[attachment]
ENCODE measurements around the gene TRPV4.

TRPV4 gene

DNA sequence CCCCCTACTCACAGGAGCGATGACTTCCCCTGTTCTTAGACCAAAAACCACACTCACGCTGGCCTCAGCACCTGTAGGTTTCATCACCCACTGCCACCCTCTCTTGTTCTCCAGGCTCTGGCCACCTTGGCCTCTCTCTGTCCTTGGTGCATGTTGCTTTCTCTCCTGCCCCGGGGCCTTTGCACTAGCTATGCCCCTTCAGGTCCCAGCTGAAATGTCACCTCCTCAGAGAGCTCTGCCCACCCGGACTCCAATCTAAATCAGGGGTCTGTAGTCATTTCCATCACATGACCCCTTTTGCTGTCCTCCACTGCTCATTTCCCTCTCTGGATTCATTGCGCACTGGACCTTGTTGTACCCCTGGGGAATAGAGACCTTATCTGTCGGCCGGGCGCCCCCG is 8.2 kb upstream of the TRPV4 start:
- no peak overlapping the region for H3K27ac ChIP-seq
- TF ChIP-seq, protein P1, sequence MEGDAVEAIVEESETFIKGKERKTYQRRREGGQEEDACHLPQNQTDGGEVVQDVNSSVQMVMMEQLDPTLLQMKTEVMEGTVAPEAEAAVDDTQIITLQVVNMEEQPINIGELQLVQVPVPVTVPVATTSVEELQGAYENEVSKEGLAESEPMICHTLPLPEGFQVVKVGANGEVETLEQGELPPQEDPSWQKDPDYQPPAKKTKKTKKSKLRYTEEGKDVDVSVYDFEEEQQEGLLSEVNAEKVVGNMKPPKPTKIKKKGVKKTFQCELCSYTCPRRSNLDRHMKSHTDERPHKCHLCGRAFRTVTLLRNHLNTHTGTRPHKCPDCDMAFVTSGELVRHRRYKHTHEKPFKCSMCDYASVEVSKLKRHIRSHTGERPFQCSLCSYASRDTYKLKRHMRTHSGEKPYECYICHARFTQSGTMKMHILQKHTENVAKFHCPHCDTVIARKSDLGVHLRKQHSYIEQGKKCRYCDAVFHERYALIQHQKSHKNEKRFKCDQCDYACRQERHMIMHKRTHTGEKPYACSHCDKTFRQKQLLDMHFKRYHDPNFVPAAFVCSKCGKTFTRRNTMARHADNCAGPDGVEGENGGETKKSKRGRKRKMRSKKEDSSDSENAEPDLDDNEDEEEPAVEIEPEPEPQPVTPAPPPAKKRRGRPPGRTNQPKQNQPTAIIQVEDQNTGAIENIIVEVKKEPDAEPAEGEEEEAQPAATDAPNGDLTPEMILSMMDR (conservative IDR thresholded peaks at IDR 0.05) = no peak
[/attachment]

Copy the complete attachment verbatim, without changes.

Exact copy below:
ENCODE measurements around the gene TRPV4.

TRPV4 gene

DNA sequence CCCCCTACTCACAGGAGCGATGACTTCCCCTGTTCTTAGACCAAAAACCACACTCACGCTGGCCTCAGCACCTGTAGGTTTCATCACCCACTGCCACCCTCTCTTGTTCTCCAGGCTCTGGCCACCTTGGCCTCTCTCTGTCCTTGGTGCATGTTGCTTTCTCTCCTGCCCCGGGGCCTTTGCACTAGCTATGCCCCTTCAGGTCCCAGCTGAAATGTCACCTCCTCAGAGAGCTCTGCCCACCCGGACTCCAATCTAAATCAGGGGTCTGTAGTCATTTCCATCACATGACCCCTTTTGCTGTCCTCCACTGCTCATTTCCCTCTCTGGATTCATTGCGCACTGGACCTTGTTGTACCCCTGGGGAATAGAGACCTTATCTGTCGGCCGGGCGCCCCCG is 8.2 kb upstream of the TRPV4 start:
- no peak overlapping the region for H3K27ac ChIP-seq
- TF ChIP-seq, protein P1, sequence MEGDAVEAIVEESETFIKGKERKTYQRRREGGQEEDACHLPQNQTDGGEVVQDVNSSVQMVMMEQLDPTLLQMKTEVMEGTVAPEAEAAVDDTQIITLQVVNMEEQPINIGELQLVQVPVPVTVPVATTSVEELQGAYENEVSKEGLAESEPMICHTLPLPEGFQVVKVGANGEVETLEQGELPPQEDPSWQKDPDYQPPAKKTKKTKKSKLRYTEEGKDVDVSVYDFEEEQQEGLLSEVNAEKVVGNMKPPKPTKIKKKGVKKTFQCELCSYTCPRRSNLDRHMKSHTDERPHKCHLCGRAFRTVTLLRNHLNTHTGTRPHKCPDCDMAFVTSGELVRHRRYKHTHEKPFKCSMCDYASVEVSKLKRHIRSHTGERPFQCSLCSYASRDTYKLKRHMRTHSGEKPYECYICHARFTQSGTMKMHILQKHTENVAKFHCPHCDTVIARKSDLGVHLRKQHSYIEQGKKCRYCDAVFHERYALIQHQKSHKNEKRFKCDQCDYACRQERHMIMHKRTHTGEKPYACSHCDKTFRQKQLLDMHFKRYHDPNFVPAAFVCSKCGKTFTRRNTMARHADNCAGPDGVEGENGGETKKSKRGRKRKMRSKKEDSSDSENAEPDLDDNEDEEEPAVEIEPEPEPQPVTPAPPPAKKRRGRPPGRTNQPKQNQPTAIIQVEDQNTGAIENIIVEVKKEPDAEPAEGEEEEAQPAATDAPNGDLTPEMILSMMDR (conservative IDR thresholded peaks at IDR 0.05) = no peak